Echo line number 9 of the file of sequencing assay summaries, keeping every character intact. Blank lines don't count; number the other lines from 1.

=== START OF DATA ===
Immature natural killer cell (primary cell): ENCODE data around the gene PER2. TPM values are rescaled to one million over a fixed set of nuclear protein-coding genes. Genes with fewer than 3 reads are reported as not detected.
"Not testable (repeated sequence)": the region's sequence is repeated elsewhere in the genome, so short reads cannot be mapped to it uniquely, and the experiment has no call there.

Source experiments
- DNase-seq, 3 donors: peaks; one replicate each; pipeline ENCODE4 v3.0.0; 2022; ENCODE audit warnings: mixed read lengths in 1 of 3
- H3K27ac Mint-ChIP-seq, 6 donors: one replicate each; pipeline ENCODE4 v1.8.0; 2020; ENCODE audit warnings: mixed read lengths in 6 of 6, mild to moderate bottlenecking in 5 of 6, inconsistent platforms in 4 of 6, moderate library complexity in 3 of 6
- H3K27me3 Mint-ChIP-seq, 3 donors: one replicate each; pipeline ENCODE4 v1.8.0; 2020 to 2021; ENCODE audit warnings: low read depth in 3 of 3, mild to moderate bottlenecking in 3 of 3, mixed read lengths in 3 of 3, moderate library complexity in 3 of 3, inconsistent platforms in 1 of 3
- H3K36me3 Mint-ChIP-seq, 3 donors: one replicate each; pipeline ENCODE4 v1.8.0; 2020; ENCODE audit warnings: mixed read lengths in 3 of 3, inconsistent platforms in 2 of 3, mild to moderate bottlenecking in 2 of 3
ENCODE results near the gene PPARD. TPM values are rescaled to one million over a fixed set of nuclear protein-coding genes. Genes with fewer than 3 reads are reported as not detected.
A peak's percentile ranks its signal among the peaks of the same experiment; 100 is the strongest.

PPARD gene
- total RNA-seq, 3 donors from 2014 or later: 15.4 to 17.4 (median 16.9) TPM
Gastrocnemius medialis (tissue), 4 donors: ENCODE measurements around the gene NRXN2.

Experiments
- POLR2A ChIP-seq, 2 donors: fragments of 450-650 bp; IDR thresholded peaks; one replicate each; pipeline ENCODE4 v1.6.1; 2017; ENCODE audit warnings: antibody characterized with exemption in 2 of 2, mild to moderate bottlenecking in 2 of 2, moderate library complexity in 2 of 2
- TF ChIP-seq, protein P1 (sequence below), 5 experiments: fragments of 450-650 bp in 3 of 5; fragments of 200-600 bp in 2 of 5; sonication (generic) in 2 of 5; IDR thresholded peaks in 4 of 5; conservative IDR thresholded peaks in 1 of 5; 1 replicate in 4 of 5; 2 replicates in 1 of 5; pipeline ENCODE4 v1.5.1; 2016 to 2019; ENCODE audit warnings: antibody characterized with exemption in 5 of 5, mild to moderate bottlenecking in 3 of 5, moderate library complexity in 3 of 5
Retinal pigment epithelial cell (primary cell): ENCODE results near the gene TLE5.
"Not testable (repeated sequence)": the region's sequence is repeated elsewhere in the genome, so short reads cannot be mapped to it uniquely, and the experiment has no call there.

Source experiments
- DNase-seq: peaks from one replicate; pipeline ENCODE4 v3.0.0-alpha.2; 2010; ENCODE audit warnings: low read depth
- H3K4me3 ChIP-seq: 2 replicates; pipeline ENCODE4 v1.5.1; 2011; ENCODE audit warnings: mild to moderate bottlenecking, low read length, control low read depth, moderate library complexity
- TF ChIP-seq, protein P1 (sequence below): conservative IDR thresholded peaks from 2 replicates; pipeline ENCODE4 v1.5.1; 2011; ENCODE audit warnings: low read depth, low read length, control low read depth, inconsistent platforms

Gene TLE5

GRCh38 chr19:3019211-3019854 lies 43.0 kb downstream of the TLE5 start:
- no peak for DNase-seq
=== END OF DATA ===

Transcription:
A peak's percentile ranks its signal among the peaks of the same experiment; 100 is the strongest.